~~ A LITTLE FIRESTONE HISTORY ~~
IN THE OLD COUNTRY:
The record of the Firestone adventure began in a Lutheran church in Alsace, France, with the birth of Nicholas in 1712. The village was Berg, in the farming region between Strasbourg and Metz. Although Alsace had been wrested from the Holy Roman Empire more than half a century before, it was still German in character and custom. Numerous Firestones dwelt in this locality and were said to be descendants of two or three brothers who had drifted there from the Austrian Tyrol in the fifteenth century.
Nicholas grew up to become a farmer, marry and have nine children, live in a stone house and till his ten acres. But abruptly he broke with tradition. On a night in 1752, without a farewell, he slipped his family out of Berg, abandoning his property. He could not have sold it and yet kept his secret; his eldest boy was nearing eighteen years of age, and to avoid military service to ... King Louis XV, they were shipping off to America.
Nicholas had no passage money. Like thousands of others who reached these shores in Colonial times, he sailed as an indentured servant, contracting to give the services of himself and his children, and thus it came to pass that these immigrants lived and worked on a farm in eastern Pennsylvania.
The passage above is from "HARVEY FIRESTONE: FREE MAN OF ENTERPRISE" by Alfred Lief, McGraw-Hill, 1951. It is very general, but still good background information. However, there were not "numerous Firestones" in the vicinity of Berg and Thal in 1712. By the end of that year, there was one family consisting of a widowed mother, a daughter, and four sons. Nor did Nicholas and Catharina live in Berg; they settled down in Thal after their marriage. Their parish church was located a mile or two away on a hill above Berg. Additionally, Nicholas and Catharina had ten children, the youngest born after the family immigrated to America.
Berg and Thal:
The next passage comes from "MEN AND RUBBER: THE STORY OF BUSINESS" by Harvey Samuel Firestone and Samuel Crowther, Doubleday, Page & Company, 1926. It is incorrect about Nicholas being the first Firestone in America, and 1706 is probably not his birth year (His brother Andreas was born in December of 1705). In another passage, it suggests that the Berg Lutheran Church burned in 1720 but that's not likely, because its records go back to December of 1712. More importantly, the passage overlooks the five daughters that came to America with the family, and incorrectly locates the birth of the youngest son, Michael, in France instead of in America.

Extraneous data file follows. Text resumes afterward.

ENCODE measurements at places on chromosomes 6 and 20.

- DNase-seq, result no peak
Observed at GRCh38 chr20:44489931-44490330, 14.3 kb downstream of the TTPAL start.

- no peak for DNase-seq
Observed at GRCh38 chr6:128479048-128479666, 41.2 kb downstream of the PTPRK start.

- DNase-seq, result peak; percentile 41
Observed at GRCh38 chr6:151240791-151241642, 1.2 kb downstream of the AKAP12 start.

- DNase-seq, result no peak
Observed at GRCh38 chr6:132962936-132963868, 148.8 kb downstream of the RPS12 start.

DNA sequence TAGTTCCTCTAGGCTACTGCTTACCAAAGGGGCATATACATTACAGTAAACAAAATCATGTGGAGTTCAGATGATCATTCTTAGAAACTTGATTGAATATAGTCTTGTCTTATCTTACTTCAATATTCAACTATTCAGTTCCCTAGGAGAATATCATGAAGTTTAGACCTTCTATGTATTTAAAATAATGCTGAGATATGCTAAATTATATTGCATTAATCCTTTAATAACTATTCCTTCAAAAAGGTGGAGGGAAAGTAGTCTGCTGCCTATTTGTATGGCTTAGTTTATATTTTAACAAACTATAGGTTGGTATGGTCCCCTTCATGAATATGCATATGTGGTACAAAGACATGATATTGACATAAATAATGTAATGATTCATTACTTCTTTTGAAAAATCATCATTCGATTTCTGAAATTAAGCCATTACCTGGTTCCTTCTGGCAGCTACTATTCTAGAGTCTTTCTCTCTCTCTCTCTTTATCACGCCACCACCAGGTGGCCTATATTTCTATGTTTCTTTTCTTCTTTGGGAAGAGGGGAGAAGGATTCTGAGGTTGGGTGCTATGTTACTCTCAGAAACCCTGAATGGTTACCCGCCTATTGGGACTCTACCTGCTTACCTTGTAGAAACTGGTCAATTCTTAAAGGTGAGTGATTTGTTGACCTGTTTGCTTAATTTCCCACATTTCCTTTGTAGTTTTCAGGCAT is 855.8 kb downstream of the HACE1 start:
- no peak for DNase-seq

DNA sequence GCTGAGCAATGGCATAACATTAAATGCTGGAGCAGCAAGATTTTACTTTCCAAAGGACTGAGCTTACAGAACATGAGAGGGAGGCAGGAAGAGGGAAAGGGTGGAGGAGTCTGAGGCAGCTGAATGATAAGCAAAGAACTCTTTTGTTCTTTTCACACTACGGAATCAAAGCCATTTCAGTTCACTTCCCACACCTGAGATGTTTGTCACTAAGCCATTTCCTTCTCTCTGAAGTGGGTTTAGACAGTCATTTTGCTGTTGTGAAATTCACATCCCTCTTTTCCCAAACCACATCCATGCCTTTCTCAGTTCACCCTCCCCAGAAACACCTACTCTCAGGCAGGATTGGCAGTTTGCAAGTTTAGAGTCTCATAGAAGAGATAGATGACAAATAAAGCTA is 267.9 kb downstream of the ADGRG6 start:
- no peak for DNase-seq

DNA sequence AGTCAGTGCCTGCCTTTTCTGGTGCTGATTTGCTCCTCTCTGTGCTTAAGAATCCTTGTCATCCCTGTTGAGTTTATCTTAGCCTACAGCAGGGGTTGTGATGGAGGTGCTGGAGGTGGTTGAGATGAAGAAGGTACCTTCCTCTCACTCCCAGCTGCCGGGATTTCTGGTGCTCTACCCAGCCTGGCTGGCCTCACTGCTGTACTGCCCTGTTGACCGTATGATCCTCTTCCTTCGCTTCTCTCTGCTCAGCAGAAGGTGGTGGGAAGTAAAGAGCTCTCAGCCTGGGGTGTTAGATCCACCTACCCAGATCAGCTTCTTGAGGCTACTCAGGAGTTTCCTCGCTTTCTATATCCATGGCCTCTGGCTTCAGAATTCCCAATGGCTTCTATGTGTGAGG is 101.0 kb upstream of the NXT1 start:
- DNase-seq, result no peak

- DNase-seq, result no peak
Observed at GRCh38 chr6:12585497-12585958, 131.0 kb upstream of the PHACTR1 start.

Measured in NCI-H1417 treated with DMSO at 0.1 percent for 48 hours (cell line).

"The first Firestone in America was Nicholas, who was born at Berg und Thal, in 1706, and came to the colonies in 1752 with his wife and four sons - John, Matthias, Michael (sic), and Nicholas.
"Berg and Thal are two small farming villages situated a mile apart, forty miles northwest of Strassburg in the Province of Alsace and six miles south of the railroad station of Saar-Union. The villages are very old, no authentic record being extant as to the time of their foundation, or incorporation. Berg in 1889 had about one thousand and Thal about eight hundred inhabitants. In early times, these two villages were one, with one charter and one mayor. The combined villages were known as Bergenthal. Subsequently, two villages were formed with separate and distinct governments."
While the passages above are inaccurate in some of their details, they still give a good feeling for the times. But many questions are not answered: Were there really two or three brothers that came from Austria or is this just an oral tradition? Did Nickel and Catharina really live in a stone house and farm ten acres or was that typical for the time and place? Did they own their own land or did it belong to the Lord of the Manor? Did they really leave France because of politics or was their family just too big to provide for in Alsace? Did they know anybody when they came to America or were they the first of their circle to immigrate?
Today there is no Province of Alsace. Berg and Thal are located in Bas-Rhin (Lower Rhine), a province or department of France.
Much of what has been researched and written about the early Feuersteins over the years has been incomplete and sometimes inaccurate. Early biographers of the family had little or no direct access to the Berg Church records. This led to many mistakes. The following pages are intended to round out the story of the Feuersteins and their in-laws in the Berg und Thal Gemeinde (Parish).
Except for a little background information, everything on this site comes from the records of the Berg Evangelical Lutheran Church or, more rarely, from nearby churches. These records are a gold mine of information. They have been reviewed from beginning to end, and an English language abstract of all the Feuerstein and Nonnenmacher records has been created by the webmaster. For more information about these records, leave a message in the guestbook.
Later on this website, I refer to a fire in the Berg Church in 1712. This fire was in 1720 according to my only source, but it was described as being the reason that the Berg records don't go farther back. Since the records go back to 1712, I believe the fire happened then. (If you happen to visit Berg, see if you can find out for me. Thanks.)
I want to thank the Firestone cousins, and in particular James Blodgett, who have given encouragement and provided input to this effort. The work would have been harder and less accurate without them. James has been researching the Firestone family for many years.